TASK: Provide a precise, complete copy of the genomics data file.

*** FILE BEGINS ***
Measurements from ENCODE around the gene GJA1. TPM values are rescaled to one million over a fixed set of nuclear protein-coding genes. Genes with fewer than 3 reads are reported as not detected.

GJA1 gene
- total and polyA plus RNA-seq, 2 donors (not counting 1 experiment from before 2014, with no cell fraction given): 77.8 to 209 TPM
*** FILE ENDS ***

Measurements from ENCODE around the gene GJA1. TPM values are rescaled to one million over a fixed set of nuclear protein-coding genes. Genes with fewer than 3 reads are reported as not detected.

GJA1 gene
- total and polyA plus RNA-seq, 2 donors (not counting 1 experiment from before 2014, with no cell fraction given): 77.8 to 209 TPM